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The Afghanistan Speech

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"The Afghanistan Speech"

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I have not yet watched the speech, but I have read the text and wanted to put some thought down before my impressions are polluted by contact with other people’s commentary.

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You can think of this speech as containing two arguments. One is “yes committing the United States to defeating the Taliban is a good idea” and the other is “I have a workable plan for doing it.” In general, I think the case for the first proposition is weak, but I think war opponents have tended to understate the feasibility of the Obama/McChrystal kind of plan. The speech itself, however, was oddly weak on the feasibility point and instead lead into the weird kinda sorta promise to start winding the war down in 2011 which struck me as a promise vague enough to not reassure the left while also being concrete enough to set the right-wing piranhas in motion.

At the intersection of these two arguments is the idea of “no blank check” for Hamid Karzai. How, one naturally wonders, is the check not blank if the President of the United States has defined the mission as serving a vital American interest? If you made the case that the mission is a good idea differently—if you just said we’re obligated to the Afghan people and government to give it a try—then your check has real limits. We’re obligated, but they’re obligated too, and if they don’t meet their obligations we can meet ours so we’ll have to walk away. But that’s not what he said. What he said was “I make this decision because I am convinced that our security is at stake in Afghanistan and Pakistan . . . [w]e must keep the pressure on al Qaeda, and to do that, we must increase the stability and capacity of our partners in the region.” Insofar as that’s true, then it’s true completely independently of how we feel about the Afghan government, so Afghan government actions have a limited influence on our policy, so whatever checks we write to them are pretty much blank.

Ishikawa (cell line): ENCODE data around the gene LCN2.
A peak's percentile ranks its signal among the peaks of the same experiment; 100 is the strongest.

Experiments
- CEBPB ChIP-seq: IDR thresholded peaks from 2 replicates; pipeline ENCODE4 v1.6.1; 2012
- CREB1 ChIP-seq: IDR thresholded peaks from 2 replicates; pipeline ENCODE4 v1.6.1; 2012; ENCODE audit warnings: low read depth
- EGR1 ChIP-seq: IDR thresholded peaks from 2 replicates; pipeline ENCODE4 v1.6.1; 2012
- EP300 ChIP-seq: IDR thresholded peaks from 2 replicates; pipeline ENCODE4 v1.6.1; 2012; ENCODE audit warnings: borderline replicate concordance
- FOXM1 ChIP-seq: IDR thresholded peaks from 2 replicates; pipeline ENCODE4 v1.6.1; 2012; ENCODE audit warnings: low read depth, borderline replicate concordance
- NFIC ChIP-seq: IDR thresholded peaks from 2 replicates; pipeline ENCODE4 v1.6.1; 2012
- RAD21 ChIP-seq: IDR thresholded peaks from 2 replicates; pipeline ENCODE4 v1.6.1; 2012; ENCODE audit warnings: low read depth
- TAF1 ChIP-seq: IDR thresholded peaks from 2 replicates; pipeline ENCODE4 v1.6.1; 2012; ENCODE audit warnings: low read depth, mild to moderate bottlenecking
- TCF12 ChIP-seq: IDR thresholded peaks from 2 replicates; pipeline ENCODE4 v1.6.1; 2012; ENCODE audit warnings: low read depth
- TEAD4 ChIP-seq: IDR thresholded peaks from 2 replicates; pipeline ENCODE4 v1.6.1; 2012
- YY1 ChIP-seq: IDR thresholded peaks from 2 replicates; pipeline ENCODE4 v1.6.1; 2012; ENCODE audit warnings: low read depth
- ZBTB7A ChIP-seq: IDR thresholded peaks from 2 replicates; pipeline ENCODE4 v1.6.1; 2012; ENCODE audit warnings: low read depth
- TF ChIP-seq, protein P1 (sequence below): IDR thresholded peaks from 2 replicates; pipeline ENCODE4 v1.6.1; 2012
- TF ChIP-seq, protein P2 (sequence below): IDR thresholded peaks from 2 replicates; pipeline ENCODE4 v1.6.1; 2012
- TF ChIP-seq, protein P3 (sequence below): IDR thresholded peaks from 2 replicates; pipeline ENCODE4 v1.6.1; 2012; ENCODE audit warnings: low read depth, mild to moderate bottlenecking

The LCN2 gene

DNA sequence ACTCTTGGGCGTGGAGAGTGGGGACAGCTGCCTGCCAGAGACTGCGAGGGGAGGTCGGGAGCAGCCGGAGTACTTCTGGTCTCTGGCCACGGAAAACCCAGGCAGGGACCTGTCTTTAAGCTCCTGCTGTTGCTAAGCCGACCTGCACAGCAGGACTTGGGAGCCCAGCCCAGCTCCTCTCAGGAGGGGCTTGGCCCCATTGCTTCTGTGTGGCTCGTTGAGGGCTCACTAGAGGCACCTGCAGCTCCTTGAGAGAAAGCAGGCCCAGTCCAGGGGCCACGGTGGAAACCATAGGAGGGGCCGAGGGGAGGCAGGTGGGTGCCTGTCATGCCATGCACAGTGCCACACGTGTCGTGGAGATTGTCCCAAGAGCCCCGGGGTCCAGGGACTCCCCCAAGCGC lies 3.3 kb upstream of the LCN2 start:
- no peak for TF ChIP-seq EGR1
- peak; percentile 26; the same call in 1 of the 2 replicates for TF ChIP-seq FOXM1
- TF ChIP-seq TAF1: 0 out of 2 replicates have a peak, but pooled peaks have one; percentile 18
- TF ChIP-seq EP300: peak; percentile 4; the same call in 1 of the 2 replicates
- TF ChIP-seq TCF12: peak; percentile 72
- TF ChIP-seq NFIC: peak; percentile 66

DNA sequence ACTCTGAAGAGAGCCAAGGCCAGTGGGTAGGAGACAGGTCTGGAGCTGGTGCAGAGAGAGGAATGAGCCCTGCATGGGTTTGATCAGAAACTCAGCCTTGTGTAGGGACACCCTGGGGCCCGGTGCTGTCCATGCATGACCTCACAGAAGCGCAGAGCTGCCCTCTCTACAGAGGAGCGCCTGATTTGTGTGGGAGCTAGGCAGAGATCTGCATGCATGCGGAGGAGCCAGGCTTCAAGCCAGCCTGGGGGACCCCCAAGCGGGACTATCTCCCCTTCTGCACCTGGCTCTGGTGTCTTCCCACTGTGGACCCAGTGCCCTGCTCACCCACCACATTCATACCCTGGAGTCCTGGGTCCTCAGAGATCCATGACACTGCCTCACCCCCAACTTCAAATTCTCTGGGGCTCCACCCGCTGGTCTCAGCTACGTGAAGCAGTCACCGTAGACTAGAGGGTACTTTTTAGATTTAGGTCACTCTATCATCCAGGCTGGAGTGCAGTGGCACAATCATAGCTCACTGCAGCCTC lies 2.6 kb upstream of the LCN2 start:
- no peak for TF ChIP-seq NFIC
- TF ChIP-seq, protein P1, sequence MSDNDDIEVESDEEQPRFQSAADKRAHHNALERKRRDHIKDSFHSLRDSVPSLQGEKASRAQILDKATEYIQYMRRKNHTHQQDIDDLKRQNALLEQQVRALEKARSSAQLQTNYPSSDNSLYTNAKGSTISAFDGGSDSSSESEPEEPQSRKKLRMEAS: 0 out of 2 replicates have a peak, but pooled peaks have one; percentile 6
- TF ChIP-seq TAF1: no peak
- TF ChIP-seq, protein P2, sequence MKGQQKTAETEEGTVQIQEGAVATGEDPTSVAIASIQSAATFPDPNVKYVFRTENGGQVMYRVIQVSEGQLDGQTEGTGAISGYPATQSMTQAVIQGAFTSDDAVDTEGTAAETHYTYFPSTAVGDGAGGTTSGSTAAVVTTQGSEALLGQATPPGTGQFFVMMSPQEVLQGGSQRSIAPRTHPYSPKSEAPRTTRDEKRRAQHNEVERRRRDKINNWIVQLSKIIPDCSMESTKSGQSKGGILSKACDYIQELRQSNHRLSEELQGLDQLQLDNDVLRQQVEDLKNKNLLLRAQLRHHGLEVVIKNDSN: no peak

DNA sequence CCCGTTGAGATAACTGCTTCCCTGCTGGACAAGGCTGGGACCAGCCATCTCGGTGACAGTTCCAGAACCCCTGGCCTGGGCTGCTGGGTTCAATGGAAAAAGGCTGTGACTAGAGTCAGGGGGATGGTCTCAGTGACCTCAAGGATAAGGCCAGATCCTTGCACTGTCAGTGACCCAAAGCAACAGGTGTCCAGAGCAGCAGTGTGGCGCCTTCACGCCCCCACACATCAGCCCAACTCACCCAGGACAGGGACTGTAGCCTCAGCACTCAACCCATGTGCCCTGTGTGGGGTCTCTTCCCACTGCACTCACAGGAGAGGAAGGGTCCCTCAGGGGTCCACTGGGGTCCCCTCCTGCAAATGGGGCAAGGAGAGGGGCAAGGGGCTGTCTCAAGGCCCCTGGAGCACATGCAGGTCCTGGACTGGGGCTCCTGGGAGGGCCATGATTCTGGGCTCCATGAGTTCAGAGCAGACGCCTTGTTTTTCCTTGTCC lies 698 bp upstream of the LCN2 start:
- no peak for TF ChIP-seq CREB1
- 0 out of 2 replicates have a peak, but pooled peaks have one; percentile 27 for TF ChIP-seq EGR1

At any rate, this promise that “[a]fter 18 months, our troops will begin to come home” doesn’t strike me as the kind of thing you can take to the bank, but I hope it comes true and I hope it’s not a promise they would make unless they’re reasonably confident they can fulfill it.

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